Chris Savage tells PRC boss Stuart Gregor to back off PRIA and co-operate

LR: Alex Hayes, Stuart Gregor, Chris Savage

LR: Alex Hayes, Stuart Gregor, Chris Savage

Respected PR veteran and chief operating officer of STW Group Chris Savage has told the chairman of Public Relations Council (PRC) Stuart Gregor to stop “having a go” at the Public Relations Institute of Australia (PRIA) and urged the two organisations to work together.

The comments came in a forthright exchange between the pair during the Question Time session at the CommsCon conference in Sydney yesterday, which also saw Gregor admit that the “first conversations” about a possible expansion of the PRC to include former members of PRIA, expanding to a broader membership beyond its traditional base of 35 consumer PR agencies.

It follows Gregor calling for industry bodies PRIA and the PRC to merge after last month’s ousting of former national president Terri-Helen Gaynor and the mass resignation of the PRIA national board.

During a lively exchange Savage issued his challenge telling Gregor: “I love the PR Council, we support it and we will do everything we can to support it, and I love the PRIA and my challenge to you Stuart, with all your talent and all your energy, is stop having a go at the PRIA.”

Savage was on the Question Time panel as PRIA’s representative after the recently elected national president Mike Watson was forced to withdraw from the panel, citing work pressures.

“Should all (the industry bodies) come under one umbrella? If we’re honest and we all took our hats off I think everyone would agree that that should be the case,” said Gregor.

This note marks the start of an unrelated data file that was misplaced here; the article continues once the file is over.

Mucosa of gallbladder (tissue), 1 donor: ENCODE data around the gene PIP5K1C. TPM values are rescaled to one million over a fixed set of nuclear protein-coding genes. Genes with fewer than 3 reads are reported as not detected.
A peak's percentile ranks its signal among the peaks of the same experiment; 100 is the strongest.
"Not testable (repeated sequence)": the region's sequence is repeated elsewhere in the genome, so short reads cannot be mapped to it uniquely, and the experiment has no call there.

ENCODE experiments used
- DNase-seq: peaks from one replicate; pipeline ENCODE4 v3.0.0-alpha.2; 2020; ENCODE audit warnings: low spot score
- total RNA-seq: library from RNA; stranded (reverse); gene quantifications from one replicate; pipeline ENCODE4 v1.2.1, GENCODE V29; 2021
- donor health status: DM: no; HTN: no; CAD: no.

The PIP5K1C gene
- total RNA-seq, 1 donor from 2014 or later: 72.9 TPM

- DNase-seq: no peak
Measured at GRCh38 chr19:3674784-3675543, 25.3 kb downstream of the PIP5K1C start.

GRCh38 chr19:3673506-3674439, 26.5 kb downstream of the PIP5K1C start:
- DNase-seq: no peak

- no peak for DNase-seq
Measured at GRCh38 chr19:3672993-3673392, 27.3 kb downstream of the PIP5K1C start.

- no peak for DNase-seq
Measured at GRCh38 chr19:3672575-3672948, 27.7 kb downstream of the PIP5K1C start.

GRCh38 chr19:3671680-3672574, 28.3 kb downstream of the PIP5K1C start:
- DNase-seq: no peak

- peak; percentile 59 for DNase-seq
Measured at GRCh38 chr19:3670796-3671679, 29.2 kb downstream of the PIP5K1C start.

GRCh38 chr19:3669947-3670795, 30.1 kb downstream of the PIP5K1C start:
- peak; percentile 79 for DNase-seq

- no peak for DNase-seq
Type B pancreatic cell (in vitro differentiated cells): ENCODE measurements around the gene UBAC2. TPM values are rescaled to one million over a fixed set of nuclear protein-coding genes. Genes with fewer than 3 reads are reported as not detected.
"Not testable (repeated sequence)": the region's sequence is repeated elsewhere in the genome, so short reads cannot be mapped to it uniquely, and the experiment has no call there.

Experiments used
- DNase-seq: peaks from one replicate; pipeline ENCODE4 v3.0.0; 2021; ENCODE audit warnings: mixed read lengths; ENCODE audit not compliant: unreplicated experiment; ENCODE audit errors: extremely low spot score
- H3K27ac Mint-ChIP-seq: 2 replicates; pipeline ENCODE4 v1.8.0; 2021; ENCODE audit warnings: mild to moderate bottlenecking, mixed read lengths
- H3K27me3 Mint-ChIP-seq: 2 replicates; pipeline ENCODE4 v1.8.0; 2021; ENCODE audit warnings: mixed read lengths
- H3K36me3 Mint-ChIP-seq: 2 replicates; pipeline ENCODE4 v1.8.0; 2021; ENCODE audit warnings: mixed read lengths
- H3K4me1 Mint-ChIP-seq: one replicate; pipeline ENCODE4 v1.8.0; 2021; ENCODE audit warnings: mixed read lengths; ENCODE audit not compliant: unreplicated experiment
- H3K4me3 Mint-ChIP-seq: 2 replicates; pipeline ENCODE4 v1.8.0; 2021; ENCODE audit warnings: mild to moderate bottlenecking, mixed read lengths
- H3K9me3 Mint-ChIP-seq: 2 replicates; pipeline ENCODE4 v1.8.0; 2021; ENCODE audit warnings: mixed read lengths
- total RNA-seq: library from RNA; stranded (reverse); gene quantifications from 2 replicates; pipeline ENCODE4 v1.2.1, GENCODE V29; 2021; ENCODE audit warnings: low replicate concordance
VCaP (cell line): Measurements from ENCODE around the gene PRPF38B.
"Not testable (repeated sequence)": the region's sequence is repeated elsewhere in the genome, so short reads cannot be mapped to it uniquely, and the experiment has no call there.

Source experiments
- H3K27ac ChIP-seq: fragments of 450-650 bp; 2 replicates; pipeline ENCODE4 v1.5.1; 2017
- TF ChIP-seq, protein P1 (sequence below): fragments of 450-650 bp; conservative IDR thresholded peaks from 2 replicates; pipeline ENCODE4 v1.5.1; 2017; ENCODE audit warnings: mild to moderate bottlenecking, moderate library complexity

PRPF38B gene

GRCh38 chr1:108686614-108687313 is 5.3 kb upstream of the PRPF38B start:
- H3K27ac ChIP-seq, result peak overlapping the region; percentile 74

“Should it be the PRC, PRIA or some third entity that is an amalgam of the two, possibly. And would I like to put things in train for that to happen? Absolutely. Will it happen? Yes I think so.”

Asked whether he had put such a move “in train” Gregor admitted “the first conversations have been had”. Mumbrella understands these meetings have involved former PRIA board members, while it is also understood Gregor has been unable to make contact with Watson, despite making several phone calls.

In the face of Savage’s challenge Gregor said he did not want to attack the rival body, adding they wanted a constructive relationship, leading moderator, Mumbrella editor Alex Hayes to quip: “What’s next for you two, world peace?”

“If one can sort peace between PRIA and PRC then one can sort Syria,” replied Gregor.

Savage yesterday also elaborated on the “revolution” that occurred last month at PRIA describing it as a useful change catalyst for the organisation. Until last month the organisation had been presenting as “business as usual”. 

“One of the reasons I decided to get back involved in the PRIA is that I have been extremely concerned and irritated about what I have been reading in the trade press about the battle that has been going on,” said Savage, who is himself a PRIA member and a former CEO of Ogilvy PR. “I don’t like it and I don’t think it does anyone any good.

“The good thing that happened was that there was a revolution within the PRIA, there is a new leadership, there is renewed vigour and I’m very impressed with the momentum that is happening with the PRIA. They will get better. They know they’ve got to get more engaged, deliver better value, they have to get more contemporary and meet more of the needs of its members.”

Asked what the upcoming agenda for PRIA was, and what he believed it should be, Savage responded: “The job of president is taken by a highly energetic smart guy who has my 100 per cent support and he is going to revolutionise this organisation.

“I think the organisation had drifted, I know they’ve now had two board meetings in a short space of time, there is new leadership and they have a very tight agenda. I’m not close enough to it yet to know specifically what is on that agenda but I am going to find out.

“(I think it should be) about training and development, its about protecting the regulatory environment that we operate in ”

Nic Christensen 


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